Summary: Sermon for Trinity Sunday on the Holy Spirit
LEADING US ALL THE WAY HOME
MAY 26, 2013
FARM HILL UNITED METHODIST CHURCH, HARRISBURG, AR
INTRO. In C.S. Lewis’ “The Chronicles of Narnia”, the young girl Jill approaches a stream. She has had nothing to drink for quite some time and is very thirsty. There is only one problem - standing next to the stream is a gigantic lion. “Are you not thirsty?” said the lion. “I’m dying of thirst,” said Jill. “Then drink,” said the lion. “May I - could I - would you mind going away while I do?” said Jill. The lion answered this only by a look and very low growl. As Jill gazed at its motionless bulk, she realized that she might as well have asked the whole mountain to move aside for her convenience. The delicious rippling noise of the stream was driving her nearly frantic. “Will you promise not to - do anything to me, if I do come?” said Jill. “I make no such promise,” said the lion. Jill was so thirsty now that, without noticing it, she had come a step nearer the lion. “Do you eat girls?” she said. “I have swallowed up, consumed girls and boys, women and men, kings and emperors, cities and realms,” said the lion. It didn’t say this as if it were boasting, nor as if it were sorry, nor as if it were angry. It just said it. “I dare not come and drink,” said Jill. “Then you will die of thirst,” said the Lion. “Oh dear!” said Jill, coming another step nearer. “I suppose I must go and look for another stream then.” The lion said, “There is no other stream (lost citation)”.
Doesn’t the stream stir up a lot of fear? What will the lion do to me if I bend over to get a drink? What if I fall in and drown? That seems to be the way a lot of people are, even in the church today, when we hear talk about the Holy Spirit. Perhaps we associate him with some of those noisy churches - speaking in tongues, whooping and hollering, thank you Jesus! Worse yet, we hear about things like control and worry about what it will mean if we allow this third person of the Trinity, God himself, to have such an influence over our lives. What about our future, our hopes, our dreams? Doesn’t the control of the Spirit mean a life of poverty, of looking different, talking different, being weird, odd, misunderstood? Why is this even necessary? Jesus, here in John 16, tells the disciples, that he must leave if the Spirit is to come in his fullness and be the voice and presence of God in our lives. What is the Holy Spirit supposed to do?
I. PROVE THE WORLD WRONG (8-11). In today’s environment, that’s not too hard to do, is it? When we are honest, we have to admit there is a lot wrong with this world of ours! The 19th century poet Arthur Hugh Clough put it this way (quoted in A Hunger for God, Everett Leadingham, 53):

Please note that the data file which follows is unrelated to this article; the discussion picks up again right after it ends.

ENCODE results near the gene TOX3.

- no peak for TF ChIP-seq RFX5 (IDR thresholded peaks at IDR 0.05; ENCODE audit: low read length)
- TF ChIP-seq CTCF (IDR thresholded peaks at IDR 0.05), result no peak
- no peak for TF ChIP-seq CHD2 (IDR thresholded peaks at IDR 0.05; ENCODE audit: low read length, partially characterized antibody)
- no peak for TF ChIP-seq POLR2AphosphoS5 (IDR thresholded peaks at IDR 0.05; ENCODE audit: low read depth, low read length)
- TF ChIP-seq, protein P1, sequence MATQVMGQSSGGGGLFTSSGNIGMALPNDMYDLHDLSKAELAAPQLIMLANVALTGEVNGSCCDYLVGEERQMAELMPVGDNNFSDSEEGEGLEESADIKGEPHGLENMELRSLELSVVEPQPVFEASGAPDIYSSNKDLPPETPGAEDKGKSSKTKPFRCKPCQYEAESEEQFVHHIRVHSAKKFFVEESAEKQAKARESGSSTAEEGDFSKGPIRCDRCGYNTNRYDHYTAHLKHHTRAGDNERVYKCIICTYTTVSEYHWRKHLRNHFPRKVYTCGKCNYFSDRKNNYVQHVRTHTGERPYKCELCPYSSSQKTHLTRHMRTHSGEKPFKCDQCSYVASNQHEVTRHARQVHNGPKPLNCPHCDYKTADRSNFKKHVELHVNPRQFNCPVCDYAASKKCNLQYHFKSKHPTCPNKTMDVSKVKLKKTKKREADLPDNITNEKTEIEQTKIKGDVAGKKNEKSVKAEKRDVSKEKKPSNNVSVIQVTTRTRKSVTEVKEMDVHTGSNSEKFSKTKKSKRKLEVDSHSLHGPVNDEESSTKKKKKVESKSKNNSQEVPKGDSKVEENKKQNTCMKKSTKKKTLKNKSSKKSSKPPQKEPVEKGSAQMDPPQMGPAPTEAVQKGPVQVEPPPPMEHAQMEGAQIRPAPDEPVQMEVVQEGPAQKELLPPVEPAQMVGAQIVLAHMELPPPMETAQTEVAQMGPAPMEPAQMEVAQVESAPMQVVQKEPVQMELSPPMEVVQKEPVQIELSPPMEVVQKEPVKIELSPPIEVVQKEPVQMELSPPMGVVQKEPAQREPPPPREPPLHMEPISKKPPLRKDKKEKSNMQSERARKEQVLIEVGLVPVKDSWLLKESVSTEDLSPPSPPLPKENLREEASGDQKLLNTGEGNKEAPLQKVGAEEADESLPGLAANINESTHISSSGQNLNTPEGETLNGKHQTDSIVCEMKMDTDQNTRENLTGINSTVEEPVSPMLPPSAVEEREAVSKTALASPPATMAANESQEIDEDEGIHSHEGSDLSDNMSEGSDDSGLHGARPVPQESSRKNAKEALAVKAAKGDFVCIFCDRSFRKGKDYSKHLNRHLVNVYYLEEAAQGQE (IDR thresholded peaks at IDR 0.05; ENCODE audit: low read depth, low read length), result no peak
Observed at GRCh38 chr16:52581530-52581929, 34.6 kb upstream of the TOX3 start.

This world is very odd we see,
We can’t comprehend it;
But in one fact we all agree,
God won’t, and we can’t, mend it.
We look at the economy and have a whole host of worries - staying employed, keeping up with debt, having enough to retire on or to be able to handle that unexpected rainy day. We look at our country and see how broken our politics are, how mistrustful politicians and government officials are of each other, of how laws seem to make no sense and regulations just pile on more and more trouble. We look at our society and see how polarized we are, of how we divide ourselves by race, color, language, income, education, on and on and on. We sure can’t mend it, but is God up to the task? What exactly does he prove wrong about the world, and does he about it when he does prove the world wrong?
A. The world is wrong about sin. Why is the world wrong about sin? Jesus says here in John 16:9 that the world is wrong “because they do not believe in me.” In one sense, the story of the Bible is the story of how wrong the world is about sin! From the beginning of life and tragedy in the Garden of Eden in Genesis to judgment before the throne of God in Revelation, sin makes a mess of the world! This week in my Bible reading, the plan I follow has taken me into Ezekiel. Part of chapter 3 (19; 21) reads, “If you warn the wicked, and they do not turn from their wickedness, or from their wicked way, they shall die for their iniquity... If, however, you warn the righteous not to sin, and they do not sin, they shall surely live, because they took warning.” Ever since the Creation, we have had to choose between right and wrong, and the story of our world is of way too many times that wrong is chosen. Instead of hearing the voice of God and acting upon the words of God, we charge headlong down the opposite path. I may have mentioned to you that, years ago in Cincinnati, Carol and I owned (or were owned by) two cats at one point. Snowball and Boots were their names. Snowball stayed inside all the time, but Boots went out during the day and stayed inside at night. One time, we temporarily took in a kitten that we named Bootsie. He would eat and sleep and pester Snowball during the day, but she didn’t want to have anything to do with him. At supper, Boots would come in from a hard day of doing whatever it is that cats do outside, ready to eat and go to sleep, but Bootsie was charged up and ready to play! He would come racing across the floor and pile into Boots. Boots would smack him around a bit and let him up. After a few times of this, Boots would have enough and start seriously chewing on Bootsie some way until he cried and we had to break it up, but he never seemed to learn! That’s the way we are way too often - we mess up, we get beat down, we get up to mess it up again. But the Holy Spirit is here to say, “Let’s do things a different way, a better way, God’s way!”